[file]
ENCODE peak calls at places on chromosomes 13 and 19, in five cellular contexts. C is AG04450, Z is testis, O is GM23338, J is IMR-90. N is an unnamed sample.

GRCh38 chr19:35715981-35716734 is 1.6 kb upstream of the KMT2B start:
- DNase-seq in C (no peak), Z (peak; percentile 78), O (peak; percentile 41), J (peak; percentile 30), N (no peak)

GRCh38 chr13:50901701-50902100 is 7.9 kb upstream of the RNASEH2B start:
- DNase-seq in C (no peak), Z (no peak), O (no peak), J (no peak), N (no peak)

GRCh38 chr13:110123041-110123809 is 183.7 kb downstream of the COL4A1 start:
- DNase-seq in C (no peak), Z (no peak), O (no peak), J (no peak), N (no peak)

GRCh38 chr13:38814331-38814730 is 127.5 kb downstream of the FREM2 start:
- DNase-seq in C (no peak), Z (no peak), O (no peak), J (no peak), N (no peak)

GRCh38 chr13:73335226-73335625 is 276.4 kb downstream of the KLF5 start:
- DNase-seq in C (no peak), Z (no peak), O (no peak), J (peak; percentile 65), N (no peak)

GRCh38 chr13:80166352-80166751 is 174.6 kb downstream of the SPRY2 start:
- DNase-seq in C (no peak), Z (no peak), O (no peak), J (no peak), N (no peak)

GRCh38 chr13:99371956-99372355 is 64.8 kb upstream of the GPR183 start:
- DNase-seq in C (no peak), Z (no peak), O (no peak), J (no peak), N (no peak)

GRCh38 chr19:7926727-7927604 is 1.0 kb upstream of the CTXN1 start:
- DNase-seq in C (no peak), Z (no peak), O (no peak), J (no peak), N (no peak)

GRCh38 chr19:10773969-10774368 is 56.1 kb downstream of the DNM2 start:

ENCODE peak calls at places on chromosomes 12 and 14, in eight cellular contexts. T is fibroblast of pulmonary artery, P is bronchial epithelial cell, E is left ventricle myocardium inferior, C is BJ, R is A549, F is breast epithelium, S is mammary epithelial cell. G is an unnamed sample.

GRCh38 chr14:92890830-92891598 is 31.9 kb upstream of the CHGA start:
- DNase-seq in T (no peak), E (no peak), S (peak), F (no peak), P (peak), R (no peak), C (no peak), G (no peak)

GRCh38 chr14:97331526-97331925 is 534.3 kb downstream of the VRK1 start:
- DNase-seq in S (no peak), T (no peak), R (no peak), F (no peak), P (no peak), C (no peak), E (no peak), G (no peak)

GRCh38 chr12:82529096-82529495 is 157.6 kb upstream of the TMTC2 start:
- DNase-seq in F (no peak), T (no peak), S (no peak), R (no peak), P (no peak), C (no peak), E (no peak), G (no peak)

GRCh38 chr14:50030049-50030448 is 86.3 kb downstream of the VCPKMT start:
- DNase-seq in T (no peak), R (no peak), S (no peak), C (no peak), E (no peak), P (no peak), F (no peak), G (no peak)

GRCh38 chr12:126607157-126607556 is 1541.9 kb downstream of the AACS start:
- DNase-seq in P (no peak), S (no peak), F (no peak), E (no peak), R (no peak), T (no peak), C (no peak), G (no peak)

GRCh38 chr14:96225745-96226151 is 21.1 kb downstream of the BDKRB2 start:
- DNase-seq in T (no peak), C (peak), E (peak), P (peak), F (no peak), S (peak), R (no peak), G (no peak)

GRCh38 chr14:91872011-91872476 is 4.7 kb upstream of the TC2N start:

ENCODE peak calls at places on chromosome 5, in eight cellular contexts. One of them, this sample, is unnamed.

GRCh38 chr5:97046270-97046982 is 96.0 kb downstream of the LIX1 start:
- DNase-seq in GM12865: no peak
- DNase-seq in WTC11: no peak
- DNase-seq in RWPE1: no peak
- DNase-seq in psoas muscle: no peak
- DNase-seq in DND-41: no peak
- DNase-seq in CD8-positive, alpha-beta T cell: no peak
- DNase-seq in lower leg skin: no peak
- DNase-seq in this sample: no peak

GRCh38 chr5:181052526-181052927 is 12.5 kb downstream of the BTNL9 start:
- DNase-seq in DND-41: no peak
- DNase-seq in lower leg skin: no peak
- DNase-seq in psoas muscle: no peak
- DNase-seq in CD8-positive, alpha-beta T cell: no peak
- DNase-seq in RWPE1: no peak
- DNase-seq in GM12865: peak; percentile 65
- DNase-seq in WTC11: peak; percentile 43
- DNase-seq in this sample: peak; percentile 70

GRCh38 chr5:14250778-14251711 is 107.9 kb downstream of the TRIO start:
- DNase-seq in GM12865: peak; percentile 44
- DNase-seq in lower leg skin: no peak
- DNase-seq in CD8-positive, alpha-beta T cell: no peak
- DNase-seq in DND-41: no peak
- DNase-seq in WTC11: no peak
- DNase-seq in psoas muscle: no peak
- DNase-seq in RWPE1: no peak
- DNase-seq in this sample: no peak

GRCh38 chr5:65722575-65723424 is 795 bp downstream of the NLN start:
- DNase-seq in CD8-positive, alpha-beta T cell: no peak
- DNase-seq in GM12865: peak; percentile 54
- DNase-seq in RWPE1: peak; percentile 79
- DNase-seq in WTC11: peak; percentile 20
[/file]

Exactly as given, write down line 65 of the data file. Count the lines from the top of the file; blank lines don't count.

- DNase-seq in WTC11: peak; percentile 20